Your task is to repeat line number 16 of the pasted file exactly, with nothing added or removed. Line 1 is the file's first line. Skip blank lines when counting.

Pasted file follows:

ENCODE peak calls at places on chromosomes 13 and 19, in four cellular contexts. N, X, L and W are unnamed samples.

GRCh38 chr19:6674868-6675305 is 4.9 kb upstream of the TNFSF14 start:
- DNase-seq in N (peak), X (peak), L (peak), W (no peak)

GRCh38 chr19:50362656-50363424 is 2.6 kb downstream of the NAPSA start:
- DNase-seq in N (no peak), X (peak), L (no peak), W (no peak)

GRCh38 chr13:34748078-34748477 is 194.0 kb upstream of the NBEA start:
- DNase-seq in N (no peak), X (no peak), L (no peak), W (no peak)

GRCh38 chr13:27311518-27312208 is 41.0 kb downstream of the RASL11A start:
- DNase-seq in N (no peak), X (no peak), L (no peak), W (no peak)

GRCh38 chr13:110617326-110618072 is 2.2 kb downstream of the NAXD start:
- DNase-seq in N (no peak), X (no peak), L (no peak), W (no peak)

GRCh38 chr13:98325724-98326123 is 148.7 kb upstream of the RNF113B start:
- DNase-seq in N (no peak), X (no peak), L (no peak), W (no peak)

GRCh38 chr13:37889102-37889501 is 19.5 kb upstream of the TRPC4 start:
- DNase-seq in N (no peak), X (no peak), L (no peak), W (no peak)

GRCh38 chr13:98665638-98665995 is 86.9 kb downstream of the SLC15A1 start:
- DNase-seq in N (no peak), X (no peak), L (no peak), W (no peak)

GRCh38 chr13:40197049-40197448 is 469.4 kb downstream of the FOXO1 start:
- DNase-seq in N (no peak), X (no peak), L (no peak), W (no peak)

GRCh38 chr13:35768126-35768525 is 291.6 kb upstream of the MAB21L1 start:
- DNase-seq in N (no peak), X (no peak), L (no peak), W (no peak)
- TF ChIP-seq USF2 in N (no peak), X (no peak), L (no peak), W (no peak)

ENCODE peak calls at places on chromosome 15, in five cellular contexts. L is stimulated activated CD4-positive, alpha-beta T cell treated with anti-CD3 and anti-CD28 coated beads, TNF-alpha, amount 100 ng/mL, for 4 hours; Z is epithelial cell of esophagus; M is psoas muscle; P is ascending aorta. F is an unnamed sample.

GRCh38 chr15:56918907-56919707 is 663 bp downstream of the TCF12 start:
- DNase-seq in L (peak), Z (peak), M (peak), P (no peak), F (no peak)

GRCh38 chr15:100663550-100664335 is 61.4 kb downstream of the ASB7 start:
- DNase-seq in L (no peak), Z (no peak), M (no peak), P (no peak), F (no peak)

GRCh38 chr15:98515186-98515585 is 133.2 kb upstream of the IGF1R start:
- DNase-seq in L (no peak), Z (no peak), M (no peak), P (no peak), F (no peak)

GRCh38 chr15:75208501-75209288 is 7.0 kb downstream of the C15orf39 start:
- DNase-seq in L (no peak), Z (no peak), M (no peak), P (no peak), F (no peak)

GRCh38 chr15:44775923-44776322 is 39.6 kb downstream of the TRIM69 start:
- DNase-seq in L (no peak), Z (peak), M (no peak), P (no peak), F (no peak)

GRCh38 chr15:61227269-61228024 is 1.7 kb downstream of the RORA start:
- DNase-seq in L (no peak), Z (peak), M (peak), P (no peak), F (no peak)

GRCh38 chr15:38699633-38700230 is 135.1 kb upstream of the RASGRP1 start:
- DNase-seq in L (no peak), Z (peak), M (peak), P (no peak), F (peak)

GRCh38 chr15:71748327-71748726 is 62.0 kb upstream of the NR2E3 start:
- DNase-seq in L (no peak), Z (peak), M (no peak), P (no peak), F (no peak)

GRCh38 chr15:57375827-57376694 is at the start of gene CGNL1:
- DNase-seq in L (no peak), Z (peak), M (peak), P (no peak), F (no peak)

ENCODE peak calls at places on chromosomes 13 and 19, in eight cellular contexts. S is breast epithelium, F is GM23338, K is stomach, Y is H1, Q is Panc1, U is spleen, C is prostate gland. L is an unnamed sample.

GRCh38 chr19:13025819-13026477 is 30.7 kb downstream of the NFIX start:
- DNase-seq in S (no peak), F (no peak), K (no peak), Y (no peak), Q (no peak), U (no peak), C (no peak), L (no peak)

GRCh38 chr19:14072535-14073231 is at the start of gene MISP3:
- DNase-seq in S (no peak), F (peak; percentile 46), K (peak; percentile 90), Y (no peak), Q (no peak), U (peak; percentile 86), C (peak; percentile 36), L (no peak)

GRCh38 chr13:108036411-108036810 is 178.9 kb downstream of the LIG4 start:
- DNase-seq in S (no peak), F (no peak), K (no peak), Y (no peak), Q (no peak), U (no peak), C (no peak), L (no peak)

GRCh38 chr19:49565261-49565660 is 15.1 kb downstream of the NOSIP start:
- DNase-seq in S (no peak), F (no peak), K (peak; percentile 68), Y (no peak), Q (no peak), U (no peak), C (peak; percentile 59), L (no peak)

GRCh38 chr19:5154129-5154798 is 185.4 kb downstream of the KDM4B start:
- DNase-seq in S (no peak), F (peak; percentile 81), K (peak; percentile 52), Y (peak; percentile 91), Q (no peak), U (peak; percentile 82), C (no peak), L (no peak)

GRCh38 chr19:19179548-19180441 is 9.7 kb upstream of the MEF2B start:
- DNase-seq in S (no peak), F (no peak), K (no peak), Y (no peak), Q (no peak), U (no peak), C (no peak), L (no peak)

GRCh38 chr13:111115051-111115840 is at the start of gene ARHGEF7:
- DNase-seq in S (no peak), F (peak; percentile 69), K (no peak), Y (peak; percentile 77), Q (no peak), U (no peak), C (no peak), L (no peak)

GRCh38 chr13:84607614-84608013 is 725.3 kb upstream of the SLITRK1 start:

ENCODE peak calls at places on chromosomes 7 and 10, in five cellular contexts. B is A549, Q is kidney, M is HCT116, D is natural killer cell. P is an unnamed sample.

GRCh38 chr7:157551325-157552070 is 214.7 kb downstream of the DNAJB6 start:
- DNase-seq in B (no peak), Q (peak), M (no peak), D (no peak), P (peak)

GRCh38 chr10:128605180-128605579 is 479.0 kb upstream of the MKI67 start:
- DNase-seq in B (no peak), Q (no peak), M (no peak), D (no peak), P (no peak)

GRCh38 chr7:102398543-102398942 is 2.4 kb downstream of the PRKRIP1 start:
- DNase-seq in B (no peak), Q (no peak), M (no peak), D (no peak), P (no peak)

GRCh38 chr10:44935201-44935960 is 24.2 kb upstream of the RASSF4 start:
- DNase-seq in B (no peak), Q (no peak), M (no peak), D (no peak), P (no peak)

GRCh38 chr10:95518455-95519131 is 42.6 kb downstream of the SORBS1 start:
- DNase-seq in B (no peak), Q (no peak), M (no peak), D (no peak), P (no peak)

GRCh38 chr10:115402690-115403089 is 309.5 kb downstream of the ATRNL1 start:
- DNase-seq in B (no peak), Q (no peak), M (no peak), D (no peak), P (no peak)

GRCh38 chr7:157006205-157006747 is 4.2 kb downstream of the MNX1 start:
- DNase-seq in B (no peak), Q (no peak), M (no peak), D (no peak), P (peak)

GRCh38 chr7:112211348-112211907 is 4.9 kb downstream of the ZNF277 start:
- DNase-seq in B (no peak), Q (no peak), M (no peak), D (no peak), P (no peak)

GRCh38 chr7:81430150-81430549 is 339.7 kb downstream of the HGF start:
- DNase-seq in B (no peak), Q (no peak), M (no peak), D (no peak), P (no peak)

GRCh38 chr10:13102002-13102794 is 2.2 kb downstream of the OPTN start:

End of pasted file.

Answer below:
GRCh38 chr13:98665638-98665995 is 86.9 kb downstream of the SLC15A1 start: